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IMF chief: World in ‘synchronized slowdown’

October 10, 2019

International Monetary Fund (IMF) Managing Director Kristalina Georgieva delivers a speech previewing the key issues to be addressed in the Annual Meetings in Washington, D.C., on Oct. 8, 2019. (AFP Photo)

WASHINGTON, D.C.: Grinding trade disputes are undermining the global economy, which is set to see its slowest growth in nearly a decade, the new chief of the International Monetary Fund (IMF) said on Tuesday.

Research shows the impact of the trade conflict is widespread and countries must be ready to respond in unison with cash infusions, Kristalina Georgieva said in her first speech as the multilateral institution’s managing director.

She also called for an increase in carbon taxes to address the other challenge facing the global economy: climate change.

“In 2019, we expect slower growth in nearly 90 percent of the world. The global economy is now in a synchronized slowdown,” Georgieva said in a speech ahead of IMF-World Bank autumn meetings next week.

“This widespread deceleration means that growth this year will fall to its lowest rate since the beginning of the decade,” she added.

She said the IMF was cutting its forecasts for growth this year and next. Previously, the world economy had been projected to expand by 3.2 percent in 2019 and 3.5 percent in 2020.

The fund is due to release details in its updated World Economic Outlook on October 15.

While trade tensions had been talked about as a danger to the economy, “now, we see that they are actually taking a toll,” Georgieva said.

“Global trade growth has come to a near standstill,” she added.

For the global economy, the cumulative effect of trade conflicts could mean a loss of around $700 billion by 2020, or about 0.8 percent of gross domestic product, she said, which is far higher than the fund previously forecast as its worst-case scenario.

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That is an amount “approximately the size of Switzerland’s entire economy,” Georgieva said, citing IMF research showing the secondary effects — such as the loss of confidence and financial market reactions — are far greater than the direct economic impact of the tariffs.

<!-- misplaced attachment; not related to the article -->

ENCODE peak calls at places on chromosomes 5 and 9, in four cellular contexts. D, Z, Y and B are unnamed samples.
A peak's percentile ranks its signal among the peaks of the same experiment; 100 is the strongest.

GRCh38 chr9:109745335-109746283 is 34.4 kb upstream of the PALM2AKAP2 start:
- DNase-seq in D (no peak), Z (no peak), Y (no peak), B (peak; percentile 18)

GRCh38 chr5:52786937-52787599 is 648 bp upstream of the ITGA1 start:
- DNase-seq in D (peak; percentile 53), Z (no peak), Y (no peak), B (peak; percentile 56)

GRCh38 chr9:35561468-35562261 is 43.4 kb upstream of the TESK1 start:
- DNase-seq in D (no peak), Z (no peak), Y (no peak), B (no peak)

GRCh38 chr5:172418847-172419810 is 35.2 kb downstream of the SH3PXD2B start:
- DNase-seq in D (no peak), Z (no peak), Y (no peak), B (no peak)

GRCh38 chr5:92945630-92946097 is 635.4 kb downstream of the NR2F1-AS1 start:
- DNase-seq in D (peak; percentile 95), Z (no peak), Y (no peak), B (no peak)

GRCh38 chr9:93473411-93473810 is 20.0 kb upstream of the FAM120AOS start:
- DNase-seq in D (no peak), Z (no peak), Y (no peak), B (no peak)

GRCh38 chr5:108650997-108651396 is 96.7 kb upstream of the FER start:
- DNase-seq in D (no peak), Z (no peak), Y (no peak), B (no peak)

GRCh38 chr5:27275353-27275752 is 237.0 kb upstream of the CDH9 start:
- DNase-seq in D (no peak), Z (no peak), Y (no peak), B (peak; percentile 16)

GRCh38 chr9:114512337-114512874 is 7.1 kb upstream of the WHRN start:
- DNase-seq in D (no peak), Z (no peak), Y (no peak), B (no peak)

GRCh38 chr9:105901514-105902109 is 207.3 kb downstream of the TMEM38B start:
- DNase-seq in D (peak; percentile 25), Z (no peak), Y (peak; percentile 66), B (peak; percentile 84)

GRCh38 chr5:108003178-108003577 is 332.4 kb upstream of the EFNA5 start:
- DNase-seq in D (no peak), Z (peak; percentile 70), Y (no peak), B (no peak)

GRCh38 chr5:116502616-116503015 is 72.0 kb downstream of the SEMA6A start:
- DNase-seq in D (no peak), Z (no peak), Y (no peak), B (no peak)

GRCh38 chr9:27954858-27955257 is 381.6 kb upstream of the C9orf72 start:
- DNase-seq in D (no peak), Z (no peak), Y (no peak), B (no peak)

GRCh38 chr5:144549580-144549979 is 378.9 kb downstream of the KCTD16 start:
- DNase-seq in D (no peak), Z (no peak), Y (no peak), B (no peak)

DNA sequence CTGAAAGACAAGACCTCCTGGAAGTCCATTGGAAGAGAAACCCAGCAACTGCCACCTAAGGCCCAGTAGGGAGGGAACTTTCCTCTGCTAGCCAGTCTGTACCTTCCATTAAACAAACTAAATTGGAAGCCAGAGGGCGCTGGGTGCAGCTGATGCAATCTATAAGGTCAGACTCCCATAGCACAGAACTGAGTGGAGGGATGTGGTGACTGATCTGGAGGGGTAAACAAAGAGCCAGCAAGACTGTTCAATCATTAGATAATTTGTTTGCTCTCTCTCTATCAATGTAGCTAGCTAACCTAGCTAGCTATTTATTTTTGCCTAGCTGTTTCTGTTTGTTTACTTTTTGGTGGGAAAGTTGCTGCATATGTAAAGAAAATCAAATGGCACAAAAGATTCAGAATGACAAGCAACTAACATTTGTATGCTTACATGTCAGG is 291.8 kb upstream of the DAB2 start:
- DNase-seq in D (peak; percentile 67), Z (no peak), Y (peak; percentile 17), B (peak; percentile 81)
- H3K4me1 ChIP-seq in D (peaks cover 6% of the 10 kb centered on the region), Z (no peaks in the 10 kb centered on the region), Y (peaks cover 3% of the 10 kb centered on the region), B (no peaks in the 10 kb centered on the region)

“The results are clear. Everyone loses in a trade war,” she added.

US President Donald Trump’s trade war with China involves steep tariffs on hundreds of billions of dollars in two-way commerce, but there are conflicts with other trading partners, as well.

And even if growth bounces back next year, some of the “rifts” already caused by the trade conflicts could cause “changes that last a generation,” such as shifting supply chains, she said.

To protect against a sharp global slowdown, Georgieva called on countries with funds available to deploy their “fiscal firepower.”

While some governments are burdened by high debt levels, “in places such as Germany, the Netherlands and South Korea, an increase in spending — especially in infrastructure and research and development — will help boost demand and growth potential,” she said.

Although many economies have been relying on central banks and low interest rates to support economic expansion, she warned that keeping rates low for too long can cause investors to engage in risky behavior.

The IMF estimates that if there were a major economic downturn, “corporate debt at risk of default would rise to $19 trillion, or nearly 40 percent of the total debt in eight major economies. This is above the levels seen during the financial crisis,” she said.

Credit belongs to : www.manilatimes.net


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